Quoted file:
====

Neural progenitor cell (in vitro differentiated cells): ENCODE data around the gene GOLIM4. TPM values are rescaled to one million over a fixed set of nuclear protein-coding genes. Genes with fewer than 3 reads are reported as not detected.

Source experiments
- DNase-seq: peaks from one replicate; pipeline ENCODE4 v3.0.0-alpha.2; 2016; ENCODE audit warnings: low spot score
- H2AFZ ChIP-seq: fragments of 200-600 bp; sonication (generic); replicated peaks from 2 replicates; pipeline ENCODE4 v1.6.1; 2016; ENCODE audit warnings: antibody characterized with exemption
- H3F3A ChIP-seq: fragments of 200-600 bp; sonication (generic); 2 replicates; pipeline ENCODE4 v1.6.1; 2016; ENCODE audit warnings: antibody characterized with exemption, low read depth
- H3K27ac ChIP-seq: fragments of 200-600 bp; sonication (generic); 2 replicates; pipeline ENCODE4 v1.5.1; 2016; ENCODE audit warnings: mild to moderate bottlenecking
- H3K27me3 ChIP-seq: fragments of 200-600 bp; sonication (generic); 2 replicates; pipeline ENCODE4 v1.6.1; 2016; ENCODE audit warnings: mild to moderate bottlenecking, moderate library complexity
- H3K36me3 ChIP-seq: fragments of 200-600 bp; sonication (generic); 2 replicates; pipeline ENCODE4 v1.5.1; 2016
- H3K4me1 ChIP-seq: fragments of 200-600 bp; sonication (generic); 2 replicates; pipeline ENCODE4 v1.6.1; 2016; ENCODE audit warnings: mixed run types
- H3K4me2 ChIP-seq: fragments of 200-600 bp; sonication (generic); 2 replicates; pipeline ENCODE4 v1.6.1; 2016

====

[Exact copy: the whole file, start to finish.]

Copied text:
Neural progenitor cell (in vitro differentiated cells): ENCODE data around the gene GOLIM4. TPM values are rescaled to one million over a fixed set of nuclear protein-coding genes. Genes with fewer than 3 reads are reported as not detected.

Source experiments
- DNase-seq: peaks from one replicate; pipeline ENCODE4 v3.0.0-alpha.2; 2016; ENCODE audit warnings: low spot score
- H2AFZ ChIP-seq: fragments of 200-600 bp; sonication (generic); replicated peaks from 2 replicates; pipeline ENCODE4 v1.6.1; 2016; ENCODE audit warnings: antibody characterized with exemption
- H3F3A ChIP-seq: fragments of 200-600 bp; sonication (generic); 2 replicates; pipeline ENCODE4 v1.6.1; 2016; ENCODE audit warnings: antibody characterized with exemption, low read depth
- H3K27ac ChIP-seq: fragments of 200-600 bp; sonication (generic); 2 replicates; pipeline ENCODE4 v1.5.1; 2016; ENCODE audit warnings: mild to moderate bottlenecking
- H3K27me3 ChIP-seq: fragments of 200-600 bp; sonication (generic); 2 replicates; pipeline ENCODE4 v1.6.1; 2016; ENCODE audit warnings: mild to moderate bottlenecking, moderate library complexity
- H3K36me3 ChIP-seq: fragments of 200-600 bp; sonication (generic); 2 replicates; pipeline ENCODE4 v1.5.1; 2016
- H3K4me1 ChIP-seq: fragments of 200-600 bp; sonication (generic); 2 replicates; pipeline ENCODE4 v1.6.1; 2016; ENCODE audit warnings: mixed run types
- H3K4me2 ChIP-seq: fragments of 200-600 bp; sonication (generic); 2 replicates; pipeline ENCODE4 v1.6.1; 2016